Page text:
Aram Han Sifuentes


 A photo of Aram Han Sifuentes, beaming. She’s holding a square, colorful banner that reads, “TRUST BLACK WOMXN”  in all capital letters. It appears as though she’s standing on the rooftop of a building, and a cloudy sky and tall buildings are behind her.Aram Han Sifuentes is a fiber, social practice, and performance artist who works to claim spaces for immigrant and disenfranchised communities. Her work often revolves around skill sharing, specifically sewing techniques, to create multiethnic and intergenerational sewing circles, which become a place for empowerment, subversion and protest. 

Aram Han Sifuentes was born in 1986 in Seoul, South Korea. She earned her BA in Art and Latin American Studies from the University of California, Berkeley, and her MFA in Fiber and Material Studies from the School of the Art Institute of Chicago. Her work has been exhibited at the Pulitzer Arts Foundation, St. Louis, MO; Jane Addams Hull-House Museum, Chicago; Hyde Park Art Center, Chicago; Chicago Cultural Center, Chicago; Asian Arts Initiative, Philadelphia; Chung Young Yang Embroidery Museum, Seoul; and the Design Museum, London. She is a 2016 Smithsonian Artist Research Fellow, 2016 3Arts Awardee, and 2017 Sustainable Arts Foundation Awardee. She is currently an Adjunct Associate Professor at the School of the Art Institute of Chicago.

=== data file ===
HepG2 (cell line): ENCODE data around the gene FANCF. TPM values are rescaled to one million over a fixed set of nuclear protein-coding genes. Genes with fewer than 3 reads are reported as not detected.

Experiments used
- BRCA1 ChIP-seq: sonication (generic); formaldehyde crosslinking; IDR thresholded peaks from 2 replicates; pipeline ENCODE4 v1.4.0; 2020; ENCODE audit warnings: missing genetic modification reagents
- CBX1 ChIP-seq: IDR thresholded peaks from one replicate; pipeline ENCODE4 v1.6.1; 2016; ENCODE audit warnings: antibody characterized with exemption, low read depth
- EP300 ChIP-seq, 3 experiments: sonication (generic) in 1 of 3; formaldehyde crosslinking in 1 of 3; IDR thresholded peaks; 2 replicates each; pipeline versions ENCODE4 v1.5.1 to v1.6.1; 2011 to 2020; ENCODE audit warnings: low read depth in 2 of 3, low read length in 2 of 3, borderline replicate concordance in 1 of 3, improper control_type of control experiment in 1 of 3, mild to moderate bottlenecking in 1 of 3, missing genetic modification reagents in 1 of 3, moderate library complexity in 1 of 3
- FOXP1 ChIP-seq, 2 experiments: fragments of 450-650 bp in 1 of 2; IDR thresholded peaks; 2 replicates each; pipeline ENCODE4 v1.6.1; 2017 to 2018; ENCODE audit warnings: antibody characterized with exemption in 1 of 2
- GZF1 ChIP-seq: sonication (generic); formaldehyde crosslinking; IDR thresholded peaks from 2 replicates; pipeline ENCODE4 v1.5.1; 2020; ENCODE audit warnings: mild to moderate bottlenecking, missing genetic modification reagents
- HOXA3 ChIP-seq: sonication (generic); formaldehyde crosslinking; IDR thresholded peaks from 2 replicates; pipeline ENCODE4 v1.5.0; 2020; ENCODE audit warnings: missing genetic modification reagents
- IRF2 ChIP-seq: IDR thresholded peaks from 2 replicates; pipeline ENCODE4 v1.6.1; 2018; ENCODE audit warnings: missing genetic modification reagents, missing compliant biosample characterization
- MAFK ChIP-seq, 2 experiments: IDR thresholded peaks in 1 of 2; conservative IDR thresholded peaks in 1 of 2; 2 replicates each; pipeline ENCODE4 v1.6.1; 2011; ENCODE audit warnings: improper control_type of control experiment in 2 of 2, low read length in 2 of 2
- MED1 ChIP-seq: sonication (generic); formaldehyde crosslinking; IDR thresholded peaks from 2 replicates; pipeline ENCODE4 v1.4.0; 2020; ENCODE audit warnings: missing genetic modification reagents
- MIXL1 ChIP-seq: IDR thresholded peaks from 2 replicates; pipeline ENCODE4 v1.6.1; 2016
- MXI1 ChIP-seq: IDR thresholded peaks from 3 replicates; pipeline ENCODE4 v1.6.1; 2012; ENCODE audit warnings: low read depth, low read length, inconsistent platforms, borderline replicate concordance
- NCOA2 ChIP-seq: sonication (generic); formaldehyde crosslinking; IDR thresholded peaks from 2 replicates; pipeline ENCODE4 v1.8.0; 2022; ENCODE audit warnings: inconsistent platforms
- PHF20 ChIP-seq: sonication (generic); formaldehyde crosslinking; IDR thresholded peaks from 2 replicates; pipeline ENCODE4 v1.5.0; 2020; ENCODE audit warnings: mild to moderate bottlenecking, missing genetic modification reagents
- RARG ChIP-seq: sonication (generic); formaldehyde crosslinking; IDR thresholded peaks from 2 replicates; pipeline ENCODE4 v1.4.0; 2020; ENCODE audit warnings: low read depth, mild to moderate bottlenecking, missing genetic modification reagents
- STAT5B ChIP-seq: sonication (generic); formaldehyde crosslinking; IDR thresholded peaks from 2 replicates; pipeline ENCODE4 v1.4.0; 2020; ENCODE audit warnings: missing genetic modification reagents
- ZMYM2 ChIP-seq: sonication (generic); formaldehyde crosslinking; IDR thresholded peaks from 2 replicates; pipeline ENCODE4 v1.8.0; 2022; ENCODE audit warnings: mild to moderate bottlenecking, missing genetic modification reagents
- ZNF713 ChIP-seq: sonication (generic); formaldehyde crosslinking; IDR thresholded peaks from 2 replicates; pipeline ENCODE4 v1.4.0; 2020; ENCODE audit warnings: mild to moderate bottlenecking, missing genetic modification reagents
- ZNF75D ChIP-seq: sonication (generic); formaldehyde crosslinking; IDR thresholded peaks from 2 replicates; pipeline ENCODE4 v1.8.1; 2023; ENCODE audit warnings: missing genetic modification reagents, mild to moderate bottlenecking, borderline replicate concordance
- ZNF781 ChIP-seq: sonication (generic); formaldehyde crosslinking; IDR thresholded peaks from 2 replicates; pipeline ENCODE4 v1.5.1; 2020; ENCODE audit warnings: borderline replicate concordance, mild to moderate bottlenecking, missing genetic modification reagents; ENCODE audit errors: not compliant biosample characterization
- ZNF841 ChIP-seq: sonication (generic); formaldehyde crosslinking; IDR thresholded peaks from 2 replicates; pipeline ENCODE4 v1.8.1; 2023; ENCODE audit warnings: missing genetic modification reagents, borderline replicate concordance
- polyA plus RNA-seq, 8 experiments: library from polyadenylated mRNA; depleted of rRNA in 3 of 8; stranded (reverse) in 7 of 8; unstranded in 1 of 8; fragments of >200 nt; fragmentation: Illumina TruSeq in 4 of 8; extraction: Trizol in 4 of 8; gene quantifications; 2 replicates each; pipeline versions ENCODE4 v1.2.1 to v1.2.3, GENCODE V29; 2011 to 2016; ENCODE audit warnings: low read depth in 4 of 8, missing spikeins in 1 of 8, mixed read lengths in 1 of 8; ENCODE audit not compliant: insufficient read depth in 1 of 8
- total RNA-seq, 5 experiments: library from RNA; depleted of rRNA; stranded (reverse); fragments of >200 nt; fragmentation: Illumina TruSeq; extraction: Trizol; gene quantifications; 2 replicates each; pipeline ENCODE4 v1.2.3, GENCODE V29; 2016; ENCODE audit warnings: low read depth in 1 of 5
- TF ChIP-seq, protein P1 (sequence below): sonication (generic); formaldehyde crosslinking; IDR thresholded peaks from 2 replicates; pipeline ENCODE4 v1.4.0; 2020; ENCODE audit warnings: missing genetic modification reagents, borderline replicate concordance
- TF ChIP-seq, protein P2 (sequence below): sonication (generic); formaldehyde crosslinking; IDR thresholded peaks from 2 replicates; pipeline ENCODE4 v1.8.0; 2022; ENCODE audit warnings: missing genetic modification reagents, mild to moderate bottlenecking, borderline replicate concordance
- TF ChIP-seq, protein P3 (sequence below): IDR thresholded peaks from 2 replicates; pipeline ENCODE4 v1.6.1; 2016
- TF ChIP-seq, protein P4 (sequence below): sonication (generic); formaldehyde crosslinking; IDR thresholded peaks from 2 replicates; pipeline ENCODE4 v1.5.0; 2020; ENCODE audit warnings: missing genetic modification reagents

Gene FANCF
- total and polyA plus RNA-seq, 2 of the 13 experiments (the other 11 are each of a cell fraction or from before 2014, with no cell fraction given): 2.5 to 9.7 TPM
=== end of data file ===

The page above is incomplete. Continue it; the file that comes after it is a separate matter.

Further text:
Listen to Aram Han Sifuentes talk about her work in English

Escuche el comentario de Aram Han Sifuentes en español


Work in the exhibition: 

Aram Han Sifuentes, Voting Kit for the Disenfranchised, 2020. The graphic displays who can't vote along with an upside down American flag with pink and white stripes. The stars have been replaced with X's.

Aram Han Sifuentes, Voting Kit for the Disenfranchised, 2020. Multimedia installation and website. Courtesy the artist.

Check Out: MCA Denver's Ellen Bruss Curator, Miranda Lash, Deep Dive Into Aram Han Sifuentes Work

MCA Denver Ellen Bruss Curator, Miranda Lash, stands in Aram Han Sifuentes' installation. Behind her are two voting booths made of black fabric. X’s in red, yellow, and orange cover the fabric. Two hands rise up on the fabric on each booth. On the side “Let us Vote” is in a large circle.